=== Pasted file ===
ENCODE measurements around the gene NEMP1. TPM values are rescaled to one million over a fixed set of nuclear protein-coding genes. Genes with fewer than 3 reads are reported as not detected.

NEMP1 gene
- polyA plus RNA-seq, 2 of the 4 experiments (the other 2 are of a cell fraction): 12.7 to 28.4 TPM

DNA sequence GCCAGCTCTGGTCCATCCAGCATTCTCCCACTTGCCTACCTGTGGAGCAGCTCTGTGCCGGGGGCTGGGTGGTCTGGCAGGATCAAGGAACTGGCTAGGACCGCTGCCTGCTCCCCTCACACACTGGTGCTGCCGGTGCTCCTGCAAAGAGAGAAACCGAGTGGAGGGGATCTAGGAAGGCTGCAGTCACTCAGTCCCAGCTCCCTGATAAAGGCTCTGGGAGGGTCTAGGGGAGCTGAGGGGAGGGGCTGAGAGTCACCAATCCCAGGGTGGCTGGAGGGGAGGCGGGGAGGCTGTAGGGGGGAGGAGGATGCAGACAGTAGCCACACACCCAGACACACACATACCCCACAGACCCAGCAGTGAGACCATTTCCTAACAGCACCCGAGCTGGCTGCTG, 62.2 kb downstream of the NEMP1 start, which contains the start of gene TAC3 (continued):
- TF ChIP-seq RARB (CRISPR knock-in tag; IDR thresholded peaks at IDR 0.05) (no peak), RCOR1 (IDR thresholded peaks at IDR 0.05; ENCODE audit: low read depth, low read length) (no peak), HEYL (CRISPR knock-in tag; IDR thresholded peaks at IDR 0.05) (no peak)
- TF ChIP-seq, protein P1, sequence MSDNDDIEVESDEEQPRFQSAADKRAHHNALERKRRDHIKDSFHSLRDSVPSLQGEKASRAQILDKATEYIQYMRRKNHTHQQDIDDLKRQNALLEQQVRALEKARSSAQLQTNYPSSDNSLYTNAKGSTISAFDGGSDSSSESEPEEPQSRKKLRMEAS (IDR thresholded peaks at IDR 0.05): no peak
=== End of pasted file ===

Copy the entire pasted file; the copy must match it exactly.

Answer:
ENCODE measurements around the gene NEMP1. TPM values are rescaled to one million over a fixed set of nuclear protein-coding genes. Genes with fewer than 3 reads are reported as not detected.

NEMP1 gene
- polyA plus RNA-seq, 2 of the 4 experiments (the other 2 are of a cell fraction): 12.7 to 28.4 TPM

DNA sequence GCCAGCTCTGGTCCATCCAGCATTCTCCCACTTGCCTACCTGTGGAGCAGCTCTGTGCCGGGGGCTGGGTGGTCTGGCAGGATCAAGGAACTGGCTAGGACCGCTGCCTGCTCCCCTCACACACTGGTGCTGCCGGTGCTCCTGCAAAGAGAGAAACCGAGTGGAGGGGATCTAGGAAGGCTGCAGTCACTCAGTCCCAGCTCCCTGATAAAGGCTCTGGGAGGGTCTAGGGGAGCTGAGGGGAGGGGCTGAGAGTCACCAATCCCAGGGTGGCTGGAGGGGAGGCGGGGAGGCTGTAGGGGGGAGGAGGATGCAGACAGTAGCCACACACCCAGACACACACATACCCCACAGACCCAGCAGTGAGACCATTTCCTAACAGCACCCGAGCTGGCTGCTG, 62.2 kb downstream of the NEMP1 start, which contains the start of gene TAC3 (continued):
- TF ChIP-seq RARB (CRISPR knock-in tag; IDR thresholded peaks at IDR 0.05) (no peak), RCOR1 (IDR thresholded peaks at IDR 0.05; ENCODE audit: low read depth, low read length) (no peak), HEYL (CRISPR knock-in tag; IDR thresholded peaks at IDR 0.05) (no peak)
- TF ChIP-seq, protein P1, sequence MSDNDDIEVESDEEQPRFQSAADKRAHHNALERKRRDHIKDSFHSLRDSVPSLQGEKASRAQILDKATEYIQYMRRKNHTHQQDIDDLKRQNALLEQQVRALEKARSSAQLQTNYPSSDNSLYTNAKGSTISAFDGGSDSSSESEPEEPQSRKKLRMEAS (IDR thresholded peaks at IDR 0.05): no peak